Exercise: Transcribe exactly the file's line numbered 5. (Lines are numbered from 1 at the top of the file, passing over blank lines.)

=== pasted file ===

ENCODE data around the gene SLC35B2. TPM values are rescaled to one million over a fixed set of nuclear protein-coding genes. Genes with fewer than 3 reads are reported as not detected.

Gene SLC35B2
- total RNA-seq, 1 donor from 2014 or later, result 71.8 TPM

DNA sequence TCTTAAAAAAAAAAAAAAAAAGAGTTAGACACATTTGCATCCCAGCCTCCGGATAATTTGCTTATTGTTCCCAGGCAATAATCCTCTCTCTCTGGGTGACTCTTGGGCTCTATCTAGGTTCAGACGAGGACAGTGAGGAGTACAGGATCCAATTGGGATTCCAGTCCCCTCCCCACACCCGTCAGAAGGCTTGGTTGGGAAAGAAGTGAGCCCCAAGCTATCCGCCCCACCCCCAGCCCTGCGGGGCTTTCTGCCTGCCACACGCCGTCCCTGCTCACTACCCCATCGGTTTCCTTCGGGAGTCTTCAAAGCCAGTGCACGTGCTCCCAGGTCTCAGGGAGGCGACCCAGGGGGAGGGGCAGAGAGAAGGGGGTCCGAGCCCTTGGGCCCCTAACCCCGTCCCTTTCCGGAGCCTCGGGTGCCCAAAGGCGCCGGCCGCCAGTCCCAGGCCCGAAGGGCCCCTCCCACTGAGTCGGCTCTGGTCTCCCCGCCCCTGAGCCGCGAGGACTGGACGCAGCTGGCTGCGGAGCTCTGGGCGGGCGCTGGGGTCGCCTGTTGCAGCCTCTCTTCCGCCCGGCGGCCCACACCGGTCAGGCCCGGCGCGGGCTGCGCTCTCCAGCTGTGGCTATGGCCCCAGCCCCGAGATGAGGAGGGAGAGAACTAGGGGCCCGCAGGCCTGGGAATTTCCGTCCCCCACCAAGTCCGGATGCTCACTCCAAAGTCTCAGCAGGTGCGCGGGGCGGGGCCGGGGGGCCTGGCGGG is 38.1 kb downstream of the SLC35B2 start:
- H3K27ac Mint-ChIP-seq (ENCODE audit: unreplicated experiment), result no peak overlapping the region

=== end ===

- H3K27ac Mint-ChIP-seq (ENCODE audit: unreplicated experiment), result no peak overlapping the region